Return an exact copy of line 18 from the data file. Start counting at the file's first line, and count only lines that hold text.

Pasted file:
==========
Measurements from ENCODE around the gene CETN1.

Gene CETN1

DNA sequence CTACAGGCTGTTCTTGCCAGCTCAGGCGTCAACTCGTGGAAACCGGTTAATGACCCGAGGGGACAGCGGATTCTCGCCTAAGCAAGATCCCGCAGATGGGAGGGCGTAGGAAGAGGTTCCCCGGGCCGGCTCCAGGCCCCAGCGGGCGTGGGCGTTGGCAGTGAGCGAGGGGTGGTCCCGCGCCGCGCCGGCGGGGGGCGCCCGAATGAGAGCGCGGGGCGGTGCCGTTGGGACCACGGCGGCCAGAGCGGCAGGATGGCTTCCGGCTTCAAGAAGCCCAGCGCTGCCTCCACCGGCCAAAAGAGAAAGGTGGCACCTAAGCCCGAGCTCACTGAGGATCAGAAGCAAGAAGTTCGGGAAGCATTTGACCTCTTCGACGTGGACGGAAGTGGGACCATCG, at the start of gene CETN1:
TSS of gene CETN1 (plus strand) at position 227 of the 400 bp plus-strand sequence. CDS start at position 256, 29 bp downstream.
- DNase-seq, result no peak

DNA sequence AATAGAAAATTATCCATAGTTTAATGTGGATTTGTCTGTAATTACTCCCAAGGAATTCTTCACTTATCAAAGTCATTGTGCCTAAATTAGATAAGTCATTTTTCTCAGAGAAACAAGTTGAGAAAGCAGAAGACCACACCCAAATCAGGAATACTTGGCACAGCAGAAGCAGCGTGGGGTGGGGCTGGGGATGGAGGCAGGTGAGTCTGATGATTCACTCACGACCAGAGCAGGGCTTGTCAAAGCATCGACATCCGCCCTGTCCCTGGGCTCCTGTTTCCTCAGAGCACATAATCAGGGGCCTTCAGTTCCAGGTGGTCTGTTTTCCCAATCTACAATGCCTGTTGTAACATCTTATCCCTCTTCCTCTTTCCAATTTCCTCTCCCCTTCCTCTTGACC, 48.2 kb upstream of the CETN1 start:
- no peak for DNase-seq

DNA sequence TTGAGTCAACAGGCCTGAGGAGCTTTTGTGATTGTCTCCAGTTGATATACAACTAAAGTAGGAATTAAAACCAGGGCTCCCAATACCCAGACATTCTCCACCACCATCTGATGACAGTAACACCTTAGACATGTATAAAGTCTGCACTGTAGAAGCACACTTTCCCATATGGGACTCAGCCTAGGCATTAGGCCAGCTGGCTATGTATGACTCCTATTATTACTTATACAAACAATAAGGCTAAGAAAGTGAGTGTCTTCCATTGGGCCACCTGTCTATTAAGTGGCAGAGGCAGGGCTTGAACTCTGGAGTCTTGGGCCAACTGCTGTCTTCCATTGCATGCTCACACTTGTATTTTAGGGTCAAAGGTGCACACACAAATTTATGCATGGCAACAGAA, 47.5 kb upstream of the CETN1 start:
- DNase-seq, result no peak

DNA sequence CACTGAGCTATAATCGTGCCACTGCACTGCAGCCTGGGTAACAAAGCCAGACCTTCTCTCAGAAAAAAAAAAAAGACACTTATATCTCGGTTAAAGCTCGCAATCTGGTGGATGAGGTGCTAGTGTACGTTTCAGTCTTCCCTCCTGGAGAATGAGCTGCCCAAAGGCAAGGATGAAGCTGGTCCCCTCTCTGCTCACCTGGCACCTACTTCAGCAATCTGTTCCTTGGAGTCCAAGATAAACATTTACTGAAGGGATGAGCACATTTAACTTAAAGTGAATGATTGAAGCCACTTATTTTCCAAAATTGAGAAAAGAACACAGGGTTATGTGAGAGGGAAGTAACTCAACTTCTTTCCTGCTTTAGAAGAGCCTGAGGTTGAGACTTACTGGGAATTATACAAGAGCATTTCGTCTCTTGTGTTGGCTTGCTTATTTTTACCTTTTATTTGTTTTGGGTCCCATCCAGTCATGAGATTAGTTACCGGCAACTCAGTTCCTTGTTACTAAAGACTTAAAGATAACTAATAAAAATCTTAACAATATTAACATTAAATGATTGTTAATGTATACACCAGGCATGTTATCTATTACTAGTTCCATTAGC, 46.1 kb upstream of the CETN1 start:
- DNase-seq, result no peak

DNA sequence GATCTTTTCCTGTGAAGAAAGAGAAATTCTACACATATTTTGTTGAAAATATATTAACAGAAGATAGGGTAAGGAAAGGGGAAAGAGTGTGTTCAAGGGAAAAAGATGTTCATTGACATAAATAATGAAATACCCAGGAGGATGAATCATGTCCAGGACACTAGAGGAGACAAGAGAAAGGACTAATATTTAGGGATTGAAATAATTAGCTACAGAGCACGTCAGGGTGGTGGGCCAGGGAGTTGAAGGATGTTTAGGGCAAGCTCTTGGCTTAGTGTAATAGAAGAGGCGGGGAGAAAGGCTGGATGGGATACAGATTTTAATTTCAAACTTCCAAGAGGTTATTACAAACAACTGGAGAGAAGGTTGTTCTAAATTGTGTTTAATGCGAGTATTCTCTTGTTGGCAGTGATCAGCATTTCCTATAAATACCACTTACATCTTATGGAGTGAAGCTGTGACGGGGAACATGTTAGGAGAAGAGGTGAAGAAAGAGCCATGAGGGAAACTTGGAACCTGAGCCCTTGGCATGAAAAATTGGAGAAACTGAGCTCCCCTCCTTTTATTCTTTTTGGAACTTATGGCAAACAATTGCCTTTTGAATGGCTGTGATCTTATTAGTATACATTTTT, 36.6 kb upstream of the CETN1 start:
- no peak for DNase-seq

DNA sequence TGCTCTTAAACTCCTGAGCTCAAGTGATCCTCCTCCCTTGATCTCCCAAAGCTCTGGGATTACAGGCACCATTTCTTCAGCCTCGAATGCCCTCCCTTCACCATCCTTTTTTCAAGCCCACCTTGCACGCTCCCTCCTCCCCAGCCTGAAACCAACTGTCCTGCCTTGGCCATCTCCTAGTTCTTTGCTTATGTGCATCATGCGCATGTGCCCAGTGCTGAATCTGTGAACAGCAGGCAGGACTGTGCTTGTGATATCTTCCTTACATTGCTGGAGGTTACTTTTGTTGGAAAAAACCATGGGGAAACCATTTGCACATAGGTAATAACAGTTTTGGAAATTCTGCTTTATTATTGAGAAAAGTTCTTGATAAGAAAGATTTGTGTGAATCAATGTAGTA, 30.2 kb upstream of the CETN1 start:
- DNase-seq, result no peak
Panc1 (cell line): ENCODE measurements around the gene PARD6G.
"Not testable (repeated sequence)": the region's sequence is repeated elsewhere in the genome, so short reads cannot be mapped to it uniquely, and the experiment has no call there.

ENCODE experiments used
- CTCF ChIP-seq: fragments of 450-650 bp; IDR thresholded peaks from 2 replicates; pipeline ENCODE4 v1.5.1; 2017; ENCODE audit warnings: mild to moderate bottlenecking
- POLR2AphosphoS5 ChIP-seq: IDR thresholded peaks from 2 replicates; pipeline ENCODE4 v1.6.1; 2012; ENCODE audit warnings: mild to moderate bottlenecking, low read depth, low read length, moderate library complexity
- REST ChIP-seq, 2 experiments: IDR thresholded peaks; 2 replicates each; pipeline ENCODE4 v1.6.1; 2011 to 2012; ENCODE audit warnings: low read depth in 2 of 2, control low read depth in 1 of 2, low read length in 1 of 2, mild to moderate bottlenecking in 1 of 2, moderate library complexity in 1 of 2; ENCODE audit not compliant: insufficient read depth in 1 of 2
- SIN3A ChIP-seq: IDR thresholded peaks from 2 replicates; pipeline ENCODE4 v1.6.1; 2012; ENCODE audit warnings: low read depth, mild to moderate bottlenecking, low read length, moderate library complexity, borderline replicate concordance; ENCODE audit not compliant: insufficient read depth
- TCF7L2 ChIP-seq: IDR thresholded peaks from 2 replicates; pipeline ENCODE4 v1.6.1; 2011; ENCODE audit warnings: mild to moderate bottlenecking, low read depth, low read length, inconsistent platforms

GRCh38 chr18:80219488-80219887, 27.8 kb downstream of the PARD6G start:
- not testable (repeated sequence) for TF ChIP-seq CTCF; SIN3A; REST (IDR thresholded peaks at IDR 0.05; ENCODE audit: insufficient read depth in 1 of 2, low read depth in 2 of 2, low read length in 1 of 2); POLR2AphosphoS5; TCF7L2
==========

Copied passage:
ENCODE experiments used